(The beginning text of this review is reprinted from a review of another Baby
Einstein video and is an explanation of the series itself. The text in bold is
the review of the specific disc.) I'll start this off by saying that I don't
have children. It's something that's being talked about more and more these days
and that's one reason I requested this title (along with several in the series),
but no kids are on the horizon just yet. With that out of the way, I managed to
still watch this in its entirety and had the help of a borrowed baby for some
of the time.
This series is based upon the Mozart Effect, which is based upon the following
· The use of music and the arts to improve the health of families and
· The general use of music to improve memory, awareness, and the integration
of learning styles
· The innovative and experimental uses of music to improve listening
and attention deficit disorders
· The therapeutic uses of music for mental and physical disorders and
· The collective uses of music for imagery and visualization, to activate
creativity, and reduce depression and anxiety
This by no means represents all the uses and aspects, but presents a good overview
as to the theories behind the entire series of Baby Einstein videos. A series
of images (still and moving), music, sounds, and spoken languages are repeated
in an effort to induce the desired results.
There are opponents to this series of videos, ones that feel that introducing
children at this young of an age (they're intended for 1 to 18 months) is wrong
no matter the content. After watching the reaction of the "borrowed baby"
while this video was playing I would disagree. These videos are presented as
nothing but the 21st century equivalent of a musical mobile that entertains
Now, on to the specifics concerning this title in the series, Baby Van Gogh.
Like the other discs in the series, this one contains over an hour or interactive
and education video for you baby and toddler. Aimed at the older toddler (recommended
1 and up) this DVD has plenty of bright and entertaining sections to keep all
entertained. Combine the paintings of Vincent Van Gogh and the music of classical
composers and you have one of the better discs in the series of Baby Einstein
The main section of the DVD is the Performance section. Like the other discs,
this has a few separate sections and the theater is the longest one. Composed
of music, video and words, it's meant to keep toddlers entertained with the
constant movement and sound. Appropriately enough, Van Gogh deals with colors.
A color is introduced, followed by a poem and musical and video selections that
accent the color. Wheat fields, baby chicks, sunflowers and other items, for
instance, accent the color yellow. These objects all stand out against the dark
backgrounds and are wonderfully accented by the music of composers like Mussorgsky,
Strauss, and Tschaikovsky.
This disc also has Concert for Little Ears that's on most of these discs. Unlike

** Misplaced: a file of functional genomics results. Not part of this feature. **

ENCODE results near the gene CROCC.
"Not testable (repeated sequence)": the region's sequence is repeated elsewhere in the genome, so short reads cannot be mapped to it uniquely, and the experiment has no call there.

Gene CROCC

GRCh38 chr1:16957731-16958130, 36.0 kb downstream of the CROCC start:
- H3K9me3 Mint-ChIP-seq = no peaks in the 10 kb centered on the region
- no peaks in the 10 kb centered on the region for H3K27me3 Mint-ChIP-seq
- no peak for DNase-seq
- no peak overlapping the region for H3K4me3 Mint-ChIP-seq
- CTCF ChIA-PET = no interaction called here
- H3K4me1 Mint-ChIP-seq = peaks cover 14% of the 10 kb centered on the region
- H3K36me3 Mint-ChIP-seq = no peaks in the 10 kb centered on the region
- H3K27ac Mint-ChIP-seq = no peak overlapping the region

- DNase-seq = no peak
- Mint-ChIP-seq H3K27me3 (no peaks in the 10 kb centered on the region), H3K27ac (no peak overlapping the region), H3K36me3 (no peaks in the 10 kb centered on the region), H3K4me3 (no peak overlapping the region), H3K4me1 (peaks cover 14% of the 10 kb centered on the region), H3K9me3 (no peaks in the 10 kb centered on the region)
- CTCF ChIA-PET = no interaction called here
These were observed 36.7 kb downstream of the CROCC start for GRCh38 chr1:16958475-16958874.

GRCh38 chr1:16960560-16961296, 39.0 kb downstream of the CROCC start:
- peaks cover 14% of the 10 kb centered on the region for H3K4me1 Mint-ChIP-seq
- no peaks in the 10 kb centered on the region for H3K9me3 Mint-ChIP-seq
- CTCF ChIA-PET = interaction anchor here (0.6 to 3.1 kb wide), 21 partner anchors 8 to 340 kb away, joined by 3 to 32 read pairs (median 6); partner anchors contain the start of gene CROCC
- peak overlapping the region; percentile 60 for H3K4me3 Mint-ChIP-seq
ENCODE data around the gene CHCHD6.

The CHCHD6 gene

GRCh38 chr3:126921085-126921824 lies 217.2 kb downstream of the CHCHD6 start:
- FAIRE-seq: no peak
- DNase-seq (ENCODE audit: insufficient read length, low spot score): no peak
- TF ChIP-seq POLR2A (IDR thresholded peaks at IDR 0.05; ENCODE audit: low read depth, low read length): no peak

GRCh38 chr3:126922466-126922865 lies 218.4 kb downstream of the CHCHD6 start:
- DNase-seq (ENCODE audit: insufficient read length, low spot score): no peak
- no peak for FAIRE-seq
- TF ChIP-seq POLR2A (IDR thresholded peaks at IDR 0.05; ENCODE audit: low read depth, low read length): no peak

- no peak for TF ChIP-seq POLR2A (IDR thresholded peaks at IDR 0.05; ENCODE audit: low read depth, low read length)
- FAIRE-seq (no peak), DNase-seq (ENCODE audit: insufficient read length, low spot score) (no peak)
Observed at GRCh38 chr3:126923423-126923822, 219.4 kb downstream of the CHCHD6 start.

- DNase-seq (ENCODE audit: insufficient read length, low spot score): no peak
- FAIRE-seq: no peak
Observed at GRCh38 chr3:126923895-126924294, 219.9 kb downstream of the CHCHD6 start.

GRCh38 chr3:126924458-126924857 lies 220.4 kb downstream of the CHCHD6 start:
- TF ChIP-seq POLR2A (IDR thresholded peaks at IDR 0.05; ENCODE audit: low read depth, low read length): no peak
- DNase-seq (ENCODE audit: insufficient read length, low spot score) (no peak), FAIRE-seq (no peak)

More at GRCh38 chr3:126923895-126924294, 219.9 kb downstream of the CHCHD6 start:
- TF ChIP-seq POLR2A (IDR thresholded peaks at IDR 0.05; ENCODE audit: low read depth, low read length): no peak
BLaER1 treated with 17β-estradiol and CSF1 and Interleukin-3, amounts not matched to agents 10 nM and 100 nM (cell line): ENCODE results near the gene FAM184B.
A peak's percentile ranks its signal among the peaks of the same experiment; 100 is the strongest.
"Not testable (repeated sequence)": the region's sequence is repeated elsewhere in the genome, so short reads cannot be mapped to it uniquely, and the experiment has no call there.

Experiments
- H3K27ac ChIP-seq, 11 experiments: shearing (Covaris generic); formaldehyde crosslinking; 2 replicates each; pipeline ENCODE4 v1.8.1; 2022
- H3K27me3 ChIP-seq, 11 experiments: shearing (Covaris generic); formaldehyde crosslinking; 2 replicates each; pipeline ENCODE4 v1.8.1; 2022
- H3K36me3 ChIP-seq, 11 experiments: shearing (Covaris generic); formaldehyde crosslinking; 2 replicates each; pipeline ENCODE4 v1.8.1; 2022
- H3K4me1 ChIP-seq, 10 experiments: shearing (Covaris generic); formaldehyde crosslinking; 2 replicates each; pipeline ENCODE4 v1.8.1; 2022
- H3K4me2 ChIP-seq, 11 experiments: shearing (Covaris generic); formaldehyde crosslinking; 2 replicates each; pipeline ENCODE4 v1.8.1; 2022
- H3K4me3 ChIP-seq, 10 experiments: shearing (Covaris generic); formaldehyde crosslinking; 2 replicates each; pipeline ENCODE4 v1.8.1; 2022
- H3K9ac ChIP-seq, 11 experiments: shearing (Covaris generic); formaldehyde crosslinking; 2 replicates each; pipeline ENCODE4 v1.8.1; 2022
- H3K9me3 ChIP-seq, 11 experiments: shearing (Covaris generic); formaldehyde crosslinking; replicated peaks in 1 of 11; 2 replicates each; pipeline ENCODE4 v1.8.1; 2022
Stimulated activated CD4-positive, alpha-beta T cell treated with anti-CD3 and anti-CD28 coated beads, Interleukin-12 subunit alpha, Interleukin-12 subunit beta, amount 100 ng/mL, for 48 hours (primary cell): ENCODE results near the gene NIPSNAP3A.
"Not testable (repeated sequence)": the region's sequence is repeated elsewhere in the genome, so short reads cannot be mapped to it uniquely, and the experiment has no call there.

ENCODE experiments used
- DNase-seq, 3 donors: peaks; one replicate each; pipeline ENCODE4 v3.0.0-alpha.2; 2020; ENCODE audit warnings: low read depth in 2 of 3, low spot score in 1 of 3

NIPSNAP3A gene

the others reviewed, this has a selection of music from various composers that
keeps the music fresh and changing. Performed by musicians on toy and unusual
instruments the music is soothing and varied in selection. Put this in and your
kid will be listening to the Blue Danube Waltz by Strauss, Claire de lune by
Debussy and Hall of the Mountain King by Grieg.
The DVD also included many of the pictures on the disc in a PDF file. These
can be printed out and colored by your child while watching the video.
While this is shorter than the other's I have reviewed, it is easily the most
entertaining and colorful. The selection of varied composers, more than 8, presents
your child with a greater and more eclectic selection of music than on the discs
that focus on a single composer. I still think the concert sections should be
accompanied by video as well, but the selection of music still does its job.
Video: The video on these discs is beautiful. The color and saturation
has purposely been ramped up and it shows. The images practically jump off the
screen and have no trouble catching the young, wandering eye. Filled with images
of Van Gogh's paintings and examples of solid and bright colors, this video
stands out as some of the best in the series.
Audio: The audio is a good stereo mix. It's bright and even at all times
with crisp highs and surprising lows.
Extras: There are no true extras, but they offer links to buy some of
the toys that are features in the videos. On a side note, the menus were increasingly
frustrating deeper into the DVD. There was no back button to return to a previous
menu. They are meant to be played straight through and it's not easy to do otherwise.
Overall: I would highly recommend this disc out of the series. With
more variety, color and musical selections, it's a great example of what is
entertaining and works on these discs. How can you not like a kid's video featuring
a goat rendition of Van Gogh, replete with a bandage on its ear?